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In the factory pattern you have an object that creates other objects.

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"""
A generic factory implementation.
Examples:
>>f=Factory()
>>class A:pass
>>f.register("createA",A)
>>f.createA()
<__main__.A instance at 01491E7C>

>>> class B:
... 	def __init__(self, a,b=1):
... 		self.a=a
... 		self.b=b
... 		
>>> f.register("createB",B,1,b=2)
>>> f.createB()
>>> b=f.createB()
>>> 
>>> b.a
1
>>> b.b
2

>>> class C:
... 	def __init__(self,a,b,c=1,d=2):
... 		self.values = (a,b,c,d)
... 
>>> f.register("createC",C,1,c=3)
>>> c=f.createC(2,d=4)
>>> c.values
(1, 2, 3, 4)

>>> f.register("importSerialization",__import__,"cPickle")
>>> pickle=f.importSerialization()
>>> pickle
<module 'cPickle' (built-in)>
>>> f.register("importSerialization",__import__,"marshal")
>>> pickle=f.importSerialization()
>>> pickle
<module 'marshal' (built-in)>

>>> f.unregister("importSerialization")
>>> f.importSerialization()
Traceback (most recent call last):
  File "<interactive input>", line 1, in ?
AttributeError: Factory instance has no attribute 'importSerialization'
"""

class Factory:      
    def register(self, methodName, constructor, *args, **kargs):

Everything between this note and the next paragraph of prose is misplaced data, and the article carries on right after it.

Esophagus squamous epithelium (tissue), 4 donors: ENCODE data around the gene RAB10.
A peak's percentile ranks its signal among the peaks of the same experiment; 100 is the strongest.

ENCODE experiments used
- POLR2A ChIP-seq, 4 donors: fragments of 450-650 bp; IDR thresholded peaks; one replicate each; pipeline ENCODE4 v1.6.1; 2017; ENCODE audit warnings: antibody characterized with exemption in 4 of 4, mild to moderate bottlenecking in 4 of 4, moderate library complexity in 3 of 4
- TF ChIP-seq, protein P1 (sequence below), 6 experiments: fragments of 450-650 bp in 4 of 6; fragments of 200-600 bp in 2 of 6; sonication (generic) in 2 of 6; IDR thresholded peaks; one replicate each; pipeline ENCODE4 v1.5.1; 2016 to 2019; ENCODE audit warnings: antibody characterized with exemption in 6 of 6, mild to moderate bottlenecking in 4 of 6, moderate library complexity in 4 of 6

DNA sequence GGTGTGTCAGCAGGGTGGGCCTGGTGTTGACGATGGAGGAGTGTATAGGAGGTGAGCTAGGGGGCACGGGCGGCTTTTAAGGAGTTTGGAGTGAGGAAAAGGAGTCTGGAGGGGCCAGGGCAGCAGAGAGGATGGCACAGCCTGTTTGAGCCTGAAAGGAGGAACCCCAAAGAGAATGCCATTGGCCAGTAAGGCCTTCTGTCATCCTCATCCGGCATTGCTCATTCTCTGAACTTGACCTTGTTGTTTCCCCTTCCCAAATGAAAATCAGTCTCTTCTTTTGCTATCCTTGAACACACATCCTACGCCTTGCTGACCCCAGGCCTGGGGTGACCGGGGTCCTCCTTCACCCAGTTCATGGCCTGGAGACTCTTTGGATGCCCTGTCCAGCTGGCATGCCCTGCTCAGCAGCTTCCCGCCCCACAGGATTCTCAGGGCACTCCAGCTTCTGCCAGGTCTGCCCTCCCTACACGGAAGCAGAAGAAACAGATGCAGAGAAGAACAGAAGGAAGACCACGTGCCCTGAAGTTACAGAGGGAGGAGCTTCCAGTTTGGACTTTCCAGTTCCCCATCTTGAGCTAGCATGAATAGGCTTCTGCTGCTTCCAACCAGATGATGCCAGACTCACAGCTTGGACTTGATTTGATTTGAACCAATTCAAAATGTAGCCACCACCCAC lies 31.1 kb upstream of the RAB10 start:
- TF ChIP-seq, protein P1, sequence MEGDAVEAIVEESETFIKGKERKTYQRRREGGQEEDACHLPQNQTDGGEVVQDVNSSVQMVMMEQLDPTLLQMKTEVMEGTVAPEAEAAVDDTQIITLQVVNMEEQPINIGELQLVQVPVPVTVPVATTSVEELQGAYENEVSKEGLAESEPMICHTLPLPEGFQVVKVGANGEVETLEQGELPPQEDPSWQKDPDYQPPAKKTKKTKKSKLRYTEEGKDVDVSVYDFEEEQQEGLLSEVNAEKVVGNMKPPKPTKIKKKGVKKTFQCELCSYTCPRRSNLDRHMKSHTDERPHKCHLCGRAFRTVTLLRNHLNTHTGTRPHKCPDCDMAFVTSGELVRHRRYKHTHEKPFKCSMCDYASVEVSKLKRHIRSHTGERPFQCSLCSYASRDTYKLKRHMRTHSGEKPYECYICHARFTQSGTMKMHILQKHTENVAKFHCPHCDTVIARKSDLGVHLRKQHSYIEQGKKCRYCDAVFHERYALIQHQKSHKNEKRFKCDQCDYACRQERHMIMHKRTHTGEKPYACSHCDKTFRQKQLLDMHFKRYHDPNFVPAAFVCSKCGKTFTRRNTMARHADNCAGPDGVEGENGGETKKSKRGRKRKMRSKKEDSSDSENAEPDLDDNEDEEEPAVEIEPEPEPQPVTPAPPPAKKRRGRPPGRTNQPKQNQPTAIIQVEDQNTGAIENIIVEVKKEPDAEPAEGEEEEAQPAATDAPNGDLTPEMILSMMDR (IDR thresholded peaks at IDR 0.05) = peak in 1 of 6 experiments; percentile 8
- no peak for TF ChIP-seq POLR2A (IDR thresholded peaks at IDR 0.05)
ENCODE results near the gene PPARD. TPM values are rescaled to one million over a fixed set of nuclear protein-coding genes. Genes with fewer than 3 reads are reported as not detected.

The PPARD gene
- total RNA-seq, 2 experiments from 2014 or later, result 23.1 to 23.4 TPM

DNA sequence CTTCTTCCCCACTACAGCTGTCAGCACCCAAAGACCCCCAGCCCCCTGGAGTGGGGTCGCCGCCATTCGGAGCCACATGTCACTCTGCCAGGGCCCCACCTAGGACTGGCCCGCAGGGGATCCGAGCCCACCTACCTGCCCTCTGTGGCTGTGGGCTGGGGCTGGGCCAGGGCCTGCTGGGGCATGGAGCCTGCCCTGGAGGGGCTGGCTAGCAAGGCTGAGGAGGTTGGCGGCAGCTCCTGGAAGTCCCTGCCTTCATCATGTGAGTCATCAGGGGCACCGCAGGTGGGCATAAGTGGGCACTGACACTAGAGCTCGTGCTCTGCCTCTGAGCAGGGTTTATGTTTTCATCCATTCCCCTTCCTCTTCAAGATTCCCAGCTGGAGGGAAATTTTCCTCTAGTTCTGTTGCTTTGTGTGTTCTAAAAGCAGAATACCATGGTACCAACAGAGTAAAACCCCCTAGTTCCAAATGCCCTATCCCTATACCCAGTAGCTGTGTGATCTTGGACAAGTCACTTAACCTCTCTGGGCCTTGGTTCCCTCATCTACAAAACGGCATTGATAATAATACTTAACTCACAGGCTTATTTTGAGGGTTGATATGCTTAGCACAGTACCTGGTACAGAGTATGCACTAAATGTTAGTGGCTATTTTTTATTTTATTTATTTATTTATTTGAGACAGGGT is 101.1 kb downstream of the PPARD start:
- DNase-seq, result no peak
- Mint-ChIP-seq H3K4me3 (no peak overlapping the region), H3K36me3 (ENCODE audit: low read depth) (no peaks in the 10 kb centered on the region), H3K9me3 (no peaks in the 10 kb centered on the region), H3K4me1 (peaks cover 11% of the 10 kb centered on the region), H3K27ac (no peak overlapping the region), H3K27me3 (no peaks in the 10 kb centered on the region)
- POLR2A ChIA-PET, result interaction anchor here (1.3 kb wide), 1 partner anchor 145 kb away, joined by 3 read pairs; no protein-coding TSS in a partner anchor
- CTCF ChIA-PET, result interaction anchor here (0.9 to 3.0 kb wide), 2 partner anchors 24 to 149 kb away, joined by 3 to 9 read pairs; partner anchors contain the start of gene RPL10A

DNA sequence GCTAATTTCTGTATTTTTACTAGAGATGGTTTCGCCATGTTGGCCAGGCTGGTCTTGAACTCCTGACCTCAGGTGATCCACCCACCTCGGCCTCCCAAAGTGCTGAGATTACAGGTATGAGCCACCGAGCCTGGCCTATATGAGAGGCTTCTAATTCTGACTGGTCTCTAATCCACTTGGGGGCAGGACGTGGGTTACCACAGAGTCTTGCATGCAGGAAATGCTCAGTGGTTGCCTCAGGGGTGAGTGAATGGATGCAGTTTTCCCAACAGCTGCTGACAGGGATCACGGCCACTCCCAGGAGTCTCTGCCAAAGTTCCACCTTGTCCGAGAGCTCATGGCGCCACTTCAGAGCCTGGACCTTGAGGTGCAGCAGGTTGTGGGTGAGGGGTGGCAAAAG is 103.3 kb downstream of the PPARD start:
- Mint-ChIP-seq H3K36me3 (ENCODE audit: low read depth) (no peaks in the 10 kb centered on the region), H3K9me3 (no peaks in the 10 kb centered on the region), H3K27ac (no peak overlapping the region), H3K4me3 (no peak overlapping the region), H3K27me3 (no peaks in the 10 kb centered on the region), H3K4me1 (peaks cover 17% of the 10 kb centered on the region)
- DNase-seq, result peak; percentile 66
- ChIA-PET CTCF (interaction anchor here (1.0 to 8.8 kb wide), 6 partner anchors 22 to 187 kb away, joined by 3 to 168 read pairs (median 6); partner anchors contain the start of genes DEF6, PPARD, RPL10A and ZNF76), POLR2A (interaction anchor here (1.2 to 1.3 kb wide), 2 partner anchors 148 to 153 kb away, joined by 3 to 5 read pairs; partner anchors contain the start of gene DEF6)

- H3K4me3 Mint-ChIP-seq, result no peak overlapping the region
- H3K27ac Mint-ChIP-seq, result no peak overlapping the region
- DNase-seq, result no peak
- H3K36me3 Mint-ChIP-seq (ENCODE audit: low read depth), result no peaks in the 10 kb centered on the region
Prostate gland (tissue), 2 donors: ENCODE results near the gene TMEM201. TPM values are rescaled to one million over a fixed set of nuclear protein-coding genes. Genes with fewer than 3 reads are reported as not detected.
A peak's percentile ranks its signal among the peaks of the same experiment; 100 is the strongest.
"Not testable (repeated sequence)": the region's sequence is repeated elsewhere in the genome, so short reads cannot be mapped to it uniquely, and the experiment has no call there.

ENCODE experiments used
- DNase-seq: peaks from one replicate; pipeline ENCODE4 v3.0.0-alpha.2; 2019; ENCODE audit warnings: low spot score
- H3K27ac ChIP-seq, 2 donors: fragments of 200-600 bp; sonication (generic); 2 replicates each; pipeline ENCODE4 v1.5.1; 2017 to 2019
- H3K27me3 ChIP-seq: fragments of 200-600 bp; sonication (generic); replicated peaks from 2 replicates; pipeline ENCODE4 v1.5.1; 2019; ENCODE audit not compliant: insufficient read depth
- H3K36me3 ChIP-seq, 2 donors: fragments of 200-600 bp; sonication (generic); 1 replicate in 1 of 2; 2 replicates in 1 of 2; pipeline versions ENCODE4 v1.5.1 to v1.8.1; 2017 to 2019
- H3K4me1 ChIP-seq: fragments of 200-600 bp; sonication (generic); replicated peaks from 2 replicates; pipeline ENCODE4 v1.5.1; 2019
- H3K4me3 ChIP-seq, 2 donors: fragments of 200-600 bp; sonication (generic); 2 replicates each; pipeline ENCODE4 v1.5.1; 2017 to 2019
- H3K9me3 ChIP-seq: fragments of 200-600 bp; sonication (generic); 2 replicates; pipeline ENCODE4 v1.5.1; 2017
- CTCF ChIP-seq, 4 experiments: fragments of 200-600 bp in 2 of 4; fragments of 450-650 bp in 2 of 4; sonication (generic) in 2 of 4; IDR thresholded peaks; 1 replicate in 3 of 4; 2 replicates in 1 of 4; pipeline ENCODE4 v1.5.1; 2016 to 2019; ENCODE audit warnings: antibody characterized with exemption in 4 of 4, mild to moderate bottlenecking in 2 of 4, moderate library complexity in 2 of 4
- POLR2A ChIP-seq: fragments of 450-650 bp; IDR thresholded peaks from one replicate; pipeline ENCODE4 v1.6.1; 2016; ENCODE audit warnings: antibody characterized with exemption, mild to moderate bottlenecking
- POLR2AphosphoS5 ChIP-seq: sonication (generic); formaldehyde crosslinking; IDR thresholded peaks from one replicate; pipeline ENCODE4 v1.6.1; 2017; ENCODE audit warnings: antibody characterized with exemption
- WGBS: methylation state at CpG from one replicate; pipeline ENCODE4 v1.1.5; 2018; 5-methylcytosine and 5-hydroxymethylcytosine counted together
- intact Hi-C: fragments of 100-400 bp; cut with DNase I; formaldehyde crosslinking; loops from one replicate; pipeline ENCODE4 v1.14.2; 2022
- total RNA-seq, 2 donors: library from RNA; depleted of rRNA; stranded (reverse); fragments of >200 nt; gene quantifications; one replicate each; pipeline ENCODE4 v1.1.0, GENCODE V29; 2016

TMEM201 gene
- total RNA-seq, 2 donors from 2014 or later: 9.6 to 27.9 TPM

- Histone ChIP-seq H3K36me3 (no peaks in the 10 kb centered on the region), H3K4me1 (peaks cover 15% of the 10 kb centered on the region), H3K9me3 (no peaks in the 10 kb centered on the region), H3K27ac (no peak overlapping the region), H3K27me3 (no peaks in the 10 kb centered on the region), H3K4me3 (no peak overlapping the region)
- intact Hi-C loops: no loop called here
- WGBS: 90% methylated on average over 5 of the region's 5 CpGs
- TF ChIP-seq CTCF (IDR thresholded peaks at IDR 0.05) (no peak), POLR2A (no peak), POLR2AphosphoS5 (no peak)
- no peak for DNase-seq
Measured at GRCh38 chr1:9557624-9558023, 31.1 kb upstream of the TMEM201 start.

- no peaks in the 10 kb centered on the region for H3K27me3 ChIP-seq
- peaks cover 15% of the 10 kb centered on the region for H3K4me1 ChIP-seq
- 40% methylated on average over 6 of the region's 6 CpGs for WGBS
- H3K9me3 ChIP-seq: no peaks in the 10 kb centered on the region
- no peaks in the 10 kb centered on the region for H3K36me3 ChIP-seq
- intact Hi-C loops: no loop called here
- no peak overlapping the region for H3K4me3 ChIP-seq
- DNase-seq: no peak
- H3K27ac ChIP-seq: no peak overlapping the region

"""register a constructor"""
        _args = [constructor]
        _args.extend(args)
        setattr(self, methodName,apply(Functor,_args, kargs))
        
    def unregister(self, methodName):
        """unregister a constructor"""
        delattr(self, methodName)

class Functor:
    def __init__(self, function, *args, **kargs):
        assert callable(function), "function should be a callable obj"
        self._function = function
        self._args = args
        self._kargs = kargs
        
    def __call__(self, *args, **kargs):
        """call function"""
        _args = list(self._args)
        _args.extend(args)
        _kargs = self._kargs.copy()
        _kargs.update(kargs)
        return apply(self._function,_args,_kargs)
        

Factory is useful to separate implementation from interface. It adds a new indirection layer. When you want to instanciate an object you call its factory and the factory creates the instance.

2 comments

rbeer 20 years, 1 month ago  # | flag

Abstract Factory? Hmm, can't find my go4 - but this looks to me like the _abstract_ factory pattern rather than the factory pattern. Very nice to see another "design pattern"!

Z Liu 14 years, 11 months ago  # | flag

should apply() be replaced. Since apply() is deprecated. Should we:

    setattr(self, methodName, apply(Functor, _args, kargs))

change to:

    setattr(self, methodName, Functor(*_args, **kargs))

and

    return apply(self._function, _args, _kargs)

changed to:

    return self._function(*_args, **_kargs)
Created by Andres Tuells on Tue, 6 Nov 2001 (PSF)
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